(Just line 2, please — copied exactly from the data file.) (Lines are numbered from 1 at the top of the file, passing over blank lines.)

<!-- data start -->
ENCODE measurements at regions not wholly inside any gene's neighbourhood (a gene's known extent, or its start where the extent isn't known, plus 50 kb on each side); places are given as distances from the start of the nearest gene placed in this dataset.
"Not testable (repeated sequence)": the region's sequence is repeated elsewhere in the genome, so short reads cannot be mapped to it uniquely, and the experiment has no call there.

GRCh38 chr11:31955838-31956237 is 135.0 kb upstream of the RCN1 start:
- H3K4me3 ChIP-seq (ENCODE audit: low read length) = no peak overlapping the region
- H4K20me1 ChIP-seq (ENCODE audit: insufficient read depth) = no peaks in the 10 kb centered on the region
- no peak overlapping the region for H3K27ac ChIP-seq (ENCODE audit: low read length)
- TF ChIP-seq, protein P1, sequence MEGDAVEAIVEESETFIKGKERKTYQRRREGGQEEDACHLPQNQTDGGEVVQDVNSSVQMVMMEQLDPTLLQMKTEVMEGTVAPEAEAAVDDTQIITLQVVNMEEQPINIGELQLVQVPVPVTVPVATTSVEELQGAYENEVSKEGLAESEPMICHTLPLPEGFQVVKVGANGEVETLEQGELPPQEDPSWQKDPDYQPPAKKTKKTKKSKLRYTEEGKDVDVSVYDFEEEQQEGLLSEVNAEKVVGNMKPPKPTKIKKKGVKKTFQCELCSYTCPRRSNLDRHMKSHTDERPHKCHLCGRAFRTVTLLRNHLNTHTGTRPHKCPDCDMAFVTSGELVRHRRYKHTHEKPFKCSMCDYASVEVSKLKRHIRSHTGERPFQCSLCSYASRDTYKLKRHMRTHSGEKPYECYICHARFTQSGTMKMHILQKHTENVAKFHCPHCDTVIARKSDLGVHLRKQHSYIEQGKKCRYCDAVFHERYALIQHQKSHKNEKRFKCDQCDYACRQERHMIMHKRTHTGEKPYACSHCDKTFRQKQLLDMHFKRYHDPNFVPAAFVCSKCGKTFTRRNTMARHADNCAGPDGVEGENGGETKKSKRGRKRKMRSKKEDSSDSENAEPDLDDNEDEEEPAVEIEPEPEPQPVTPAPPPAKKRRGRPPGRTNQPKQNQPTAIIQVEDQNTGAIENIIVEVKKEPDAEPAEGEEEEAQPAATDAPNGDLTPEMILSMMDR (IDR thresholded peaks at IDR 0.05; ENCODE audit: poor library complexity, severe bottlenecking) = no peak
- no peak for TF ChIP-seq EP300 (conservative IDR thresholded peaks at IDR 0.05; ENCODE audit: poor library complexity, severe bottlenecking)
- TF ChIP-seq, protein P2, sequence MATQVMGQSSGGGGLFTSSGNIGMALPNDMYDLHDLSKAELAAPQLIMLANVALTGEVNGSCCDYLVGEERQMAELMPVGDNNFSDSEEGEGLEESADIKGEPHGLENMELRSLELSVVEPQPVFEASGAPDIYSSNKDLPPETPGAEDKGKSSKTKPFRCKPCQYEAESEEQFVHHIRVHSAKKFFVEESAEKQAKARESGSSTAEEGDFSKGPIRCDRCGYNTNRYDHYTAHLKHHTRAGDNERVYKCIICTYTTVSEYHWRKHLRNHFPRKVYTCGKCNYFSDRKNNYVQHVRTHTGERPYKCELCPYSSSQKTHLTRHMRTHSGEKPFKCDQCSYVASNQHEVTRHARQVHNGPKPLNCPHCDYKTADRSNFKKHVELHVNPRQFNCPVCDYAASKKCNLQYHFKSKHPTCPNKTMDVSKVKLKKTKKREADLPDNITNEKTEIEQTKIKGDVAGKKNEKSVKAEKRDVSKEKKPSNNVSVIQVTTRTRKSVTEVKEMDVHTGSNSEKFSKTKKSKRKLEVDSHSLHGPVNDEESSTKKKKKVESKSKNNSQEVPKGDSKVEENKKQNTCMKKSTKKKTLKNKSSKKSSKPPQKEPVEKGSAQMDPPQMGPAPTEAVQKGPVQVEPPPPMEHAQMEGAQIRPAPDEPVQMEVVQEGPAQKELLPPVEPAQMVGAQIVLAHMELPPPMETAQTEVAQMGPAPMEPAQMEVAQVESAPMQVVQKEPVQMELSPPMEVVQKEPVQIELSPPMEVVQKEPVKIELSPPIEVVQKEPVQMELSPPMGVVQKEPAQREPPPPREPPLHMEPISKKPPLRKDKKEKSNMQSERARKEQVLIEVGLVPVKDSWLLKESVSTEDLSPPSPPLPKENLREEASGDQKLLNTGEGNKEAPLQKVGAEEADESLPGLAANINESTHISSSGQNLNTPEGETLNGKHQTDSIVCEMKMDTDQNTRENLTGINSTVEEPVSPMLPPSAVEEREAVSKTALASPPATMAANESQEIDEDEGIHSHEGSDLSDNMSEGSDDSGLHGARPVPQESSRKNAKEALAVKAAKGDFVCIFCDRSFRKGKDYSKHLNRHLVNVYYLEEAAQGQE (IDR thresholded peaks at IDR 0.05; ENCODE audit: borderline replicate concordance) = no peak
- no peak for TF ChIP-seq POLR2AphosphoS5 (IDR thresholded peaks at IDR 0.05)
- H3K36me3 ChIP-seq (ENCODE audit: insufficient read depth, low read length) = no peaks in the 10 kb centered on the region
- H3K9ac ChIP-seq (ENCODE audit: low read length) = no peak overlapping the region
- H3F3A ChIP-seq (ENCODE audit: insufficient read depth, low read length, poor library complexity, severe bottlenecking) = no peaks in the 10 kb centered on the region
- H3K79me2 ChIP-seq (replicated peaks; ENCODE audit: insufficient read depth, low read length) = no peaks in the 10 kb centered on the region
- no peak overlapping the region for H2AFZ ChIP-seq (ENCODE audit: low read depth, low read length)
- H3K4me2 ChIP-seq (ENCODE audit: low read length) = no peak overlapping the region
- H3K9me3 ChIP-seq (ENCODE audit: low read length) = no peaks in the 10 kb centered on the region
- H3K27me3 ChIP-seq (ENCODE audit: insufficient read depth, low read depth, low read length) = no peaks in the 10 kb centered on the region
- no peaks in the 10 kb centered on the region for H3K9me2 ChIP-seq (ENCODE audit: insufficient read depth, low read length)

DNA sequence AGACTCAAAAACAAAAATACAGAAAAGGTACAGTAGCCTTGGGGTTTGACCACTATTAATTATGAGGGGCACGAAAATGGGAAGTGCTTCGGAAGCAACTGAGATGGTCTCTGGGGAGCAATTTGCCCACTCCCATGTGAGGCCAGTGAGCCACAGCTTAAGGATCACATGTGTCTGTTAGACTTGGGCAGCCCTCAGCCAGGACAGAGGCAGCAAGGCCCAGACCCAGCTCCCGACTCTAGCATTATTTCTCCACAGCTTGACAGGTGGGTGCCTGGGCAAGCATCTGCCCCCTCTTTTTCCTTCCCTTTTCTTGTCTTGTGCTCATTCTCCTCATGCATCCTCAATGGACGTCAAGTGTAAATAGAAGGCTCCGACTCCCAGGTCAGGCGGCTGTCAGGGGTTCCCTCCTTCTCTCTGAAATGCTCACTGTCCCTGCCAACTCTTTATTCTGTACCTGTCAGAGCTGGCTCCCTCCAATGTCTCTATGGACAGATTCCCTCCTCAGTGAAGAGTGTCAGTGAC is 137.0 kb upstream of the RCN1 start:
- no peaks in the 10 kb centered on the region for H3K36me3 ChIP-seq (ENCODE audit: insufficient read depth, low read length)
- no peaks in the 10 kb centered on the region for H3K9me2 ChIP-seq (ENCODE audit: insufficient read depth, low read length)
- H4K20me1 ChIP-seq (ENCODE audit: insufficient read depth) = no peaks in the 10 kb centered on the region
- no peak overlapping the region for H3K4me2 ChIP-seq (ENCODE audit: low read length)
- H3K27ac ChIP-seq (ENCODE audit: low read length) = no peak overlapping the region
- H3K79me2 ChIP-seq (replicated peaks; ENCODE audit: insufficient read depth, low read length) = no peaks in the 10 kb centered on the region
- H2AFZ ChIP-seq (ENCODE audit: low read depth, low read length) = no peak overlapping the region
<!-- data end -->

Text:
"Not testable (repeated sequence)": the region's sequence is repeated elsewhere in the genome, so short reads cannot be mapped to it uniquely, and the experiment has no call there.